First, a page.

My mother had lived in poverty with her parents before fleeing Germany, making her way across France before that fear-filled night when, only 10, she was carried piggyback across the Alpine foothills into Switzerland. There her parents were interned as illegal aliens and she spent nearly three years in foster care before they immigrated to America.

Kurt Lion and cousin Walter Bloch, two former French Resistance fighters, share a laugh.

Kurt Lion and cousin Walter Bloch, two former French Resistance fighters, share a laugh.

My father, just a year after his own bar mitzvah, had been deported to internment camps in southern France and had lost both his parents. He managed to escape, adopted a gentile identity, and fought with the French Underground. Later he served on a “Free French” Air Force bomber and after the war reunited with his two older sisters who had fled to New York in the 1930s.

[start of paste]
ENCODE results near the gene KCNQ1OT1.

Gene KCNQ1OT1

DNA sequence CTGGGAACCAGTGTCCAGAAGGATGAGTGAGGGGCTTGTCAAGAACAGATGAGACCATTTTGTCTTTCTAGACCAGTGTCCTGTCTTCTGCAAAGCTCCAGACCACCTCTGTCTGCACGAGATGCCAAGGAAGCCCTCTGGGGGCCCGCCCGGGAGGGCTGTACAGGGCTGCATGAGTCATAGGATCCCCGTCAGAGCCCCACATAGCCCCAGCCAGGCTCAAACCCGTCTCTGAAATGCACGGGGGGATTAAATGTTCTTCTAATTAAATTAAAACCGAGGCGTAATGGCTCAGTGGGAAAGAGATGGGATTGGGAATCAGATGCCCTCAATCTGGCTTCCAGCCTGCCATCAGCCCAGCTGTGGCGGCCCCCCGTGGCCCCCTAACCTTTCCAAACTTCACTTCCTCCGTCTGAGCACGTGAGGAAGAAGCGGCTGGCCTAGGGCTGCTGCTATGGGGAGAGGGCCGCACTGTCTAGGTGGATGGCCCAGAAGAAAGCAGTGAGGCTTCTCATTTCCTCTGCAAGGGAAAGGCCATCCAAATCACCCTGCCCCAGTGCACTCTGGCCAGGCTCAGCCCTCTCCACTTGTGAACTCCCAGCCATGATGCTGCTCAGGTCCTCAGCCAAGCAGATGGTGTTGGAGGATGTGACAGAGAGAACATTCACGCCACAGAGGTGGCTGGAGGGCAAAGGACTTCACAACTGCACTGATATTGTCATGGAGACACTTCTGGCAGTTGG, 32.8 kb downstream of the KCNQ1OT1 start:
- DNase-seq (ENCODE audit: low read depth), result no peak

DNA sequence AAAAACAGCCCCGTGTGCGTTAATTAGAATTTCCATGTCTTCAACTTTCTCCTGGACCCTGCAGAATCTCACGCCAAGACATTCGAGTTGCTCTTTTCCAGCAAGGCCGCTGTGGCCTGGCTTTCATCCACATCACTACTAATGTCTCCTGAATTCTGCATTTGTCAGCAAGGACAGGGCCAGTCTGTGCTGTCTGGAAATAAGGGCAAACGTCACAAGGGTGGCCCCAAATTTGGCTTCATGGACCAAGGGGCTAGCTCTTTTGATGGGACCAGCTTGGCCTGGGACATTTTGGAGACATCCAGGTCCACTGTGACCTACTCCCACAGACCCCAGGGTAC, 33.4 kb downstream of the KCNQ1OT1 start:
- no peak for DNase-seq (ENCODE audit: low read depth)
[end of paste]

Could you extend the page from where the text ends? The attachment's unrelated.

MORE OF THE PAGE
What anguish my family had endured! Again reflecting as an adult, I now understand some of the incongruities that puzzled me as a child. Arriving as penniless refugees, my parents had always lived modestly, forgoing luxuries to provide their children with comforts they had never known themselves. But when planning my bar mitzvah celebration, they uncharacteristically chose only the most deluxe. “For this we want nothing but the best,” my mother declared.

They held the reception in a swanky Manhattan hotel, listened to dozens of demo tapes to pick the right band and spent weeks searching for the perfect photographer. Most important, they carefully deliberated over the mountain of food that would be served.